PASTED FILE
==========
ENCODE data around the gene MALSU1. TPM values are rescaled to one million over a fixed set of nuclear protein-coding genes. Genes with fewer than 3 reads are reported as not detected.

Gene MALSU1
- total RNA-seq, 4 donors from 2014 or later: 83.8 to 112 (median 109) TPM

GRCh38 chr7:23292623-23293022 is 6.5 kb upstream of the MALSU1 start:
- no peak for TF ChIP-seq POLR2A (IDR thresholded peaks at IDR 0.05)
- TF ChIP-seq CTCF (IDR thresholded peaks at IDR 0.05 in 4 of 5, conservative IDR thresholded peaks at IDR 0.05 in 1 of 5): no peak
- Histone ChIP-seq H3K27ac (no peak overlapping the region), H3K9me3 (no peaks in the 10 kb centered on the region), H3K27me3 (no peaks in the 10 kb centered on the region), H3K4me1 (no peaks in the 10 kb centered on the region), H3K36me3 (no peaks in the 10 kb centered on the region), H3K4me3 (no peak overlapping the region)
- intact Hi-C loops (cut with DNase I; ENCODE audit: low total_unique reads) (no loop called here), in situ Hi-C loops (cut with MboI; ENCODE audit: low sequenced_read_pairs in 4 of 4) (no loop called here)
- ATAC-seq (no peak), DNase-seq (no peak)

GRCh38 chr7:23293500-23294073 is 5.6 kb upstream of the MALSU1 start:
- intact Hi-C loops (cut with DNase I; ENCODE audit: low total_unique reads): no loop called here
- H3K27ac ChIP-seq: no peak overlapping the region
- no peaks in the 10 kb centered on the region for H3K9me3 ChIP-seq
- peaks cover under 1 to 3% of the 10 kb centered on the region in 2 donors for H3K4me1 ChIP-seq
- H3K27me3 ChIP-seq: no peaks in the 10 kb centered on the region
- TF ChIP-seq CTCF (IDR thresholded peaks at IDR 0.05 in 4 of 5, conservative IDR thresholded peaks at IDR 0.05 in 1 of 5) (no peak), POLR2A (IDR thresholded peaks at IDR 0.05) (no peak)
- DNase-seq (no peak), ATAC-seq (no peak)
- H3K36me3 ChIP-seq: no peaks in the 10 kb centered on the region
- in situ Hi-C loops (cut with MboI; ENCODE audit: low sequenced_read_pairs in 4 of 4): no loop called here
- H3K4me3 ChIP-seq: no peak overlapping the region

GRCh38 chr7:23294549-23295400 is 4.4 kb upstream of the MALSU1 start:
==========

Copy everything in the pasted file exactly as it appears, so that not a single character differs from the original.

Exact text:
ENCODE data around the gene MALSU1. TPM values are rescaled to one million over a fixed set of nuclear protein-coding genes. Genes with fewer than 3 reads are reported as not detected.

Gene MALSU1
- total RNA-seq, 4 donors from 2014 or later: 83.8 to 112 (median 109) TPM

GRCh38 chr7:23292623-23293022 is 6.5 kb upstream of the MALSU1 start:
- no peak for TF ChIP-seq POLR2A (IDR thresholded peaks at IDR 0.05)
- TF ChIP-seq CTCF (IDR thresholded peaks at IDR 0.05 in 4 of 5, conservative IDR thresholded peaks at IDR 0.05 in 1 of 5): no peak
- Histone ChIP-seq H3K27ac (no peak overlapping the region), H3K9me3 (no peaks in the 10 kb centered on the region), H3K27me3 (no peaks in the 10 kb centered on the region), H3K4me1 (no peaks in the 10 kb centered on the region), H3K36me3 (no peaks in the 10 kb centered on the region), H3K4me3 (no peak overlapping the region)
- intact Hi-C loops (cut with DNase I; ENCODE audit: low total_unique reads) (no loop called here), in situ Hi-C loops (cut with MboI; ENCODE audit: low sequenced_read_pairs in 4 of 4) (no loop called here)
- ATAC-seq (no peak), DNase-seq (no peak)

GRCh38 chr7:23293500-23294073 is 5.6 kb upstream of the MALSU1 start:
- intact Hi-C loops (cut with DNase I; ENCODE audit: low total_unique reads): no loop called here
- H3K27ac ChIP-seq: no peak overlapping the region
- no peaks in the 10 kb centered on the region for H3K9me3 ChIP-seq
- peaks cover under 1 to 3% of the 10 kb centered on the region in 2 donors for H3K4me1 ChIP-seq
- H3K27me3 ChIP-seq: no peaks in the 10 kb centered on the region
- TF ChIP-seq CTCF (IDR thresholded peaks at IDR 0.05 in 4 of 5, conservative IDR thresholded peaks at IDR 0.05 in 1 of 5) (no peak), POLR2A (IDR thresholded peaks at IDR 0.05) (no peak)
- DNase-seq (no peak), ATAC-seq (no peak)
- H3K36me3 ChIP-seq: no peaks in the 10 kb centered on the region
- in situ Hi-C loops (cut with MboI; ENCODE audit: low sequenced_read_pairs in 4 of 4): no loop called here
- H3K4me3 ChIP-seq: no peak overlapping the region

GRCh38 chr7:23294549-23295400 is 4.4 kb upstream of the MALSU1 start: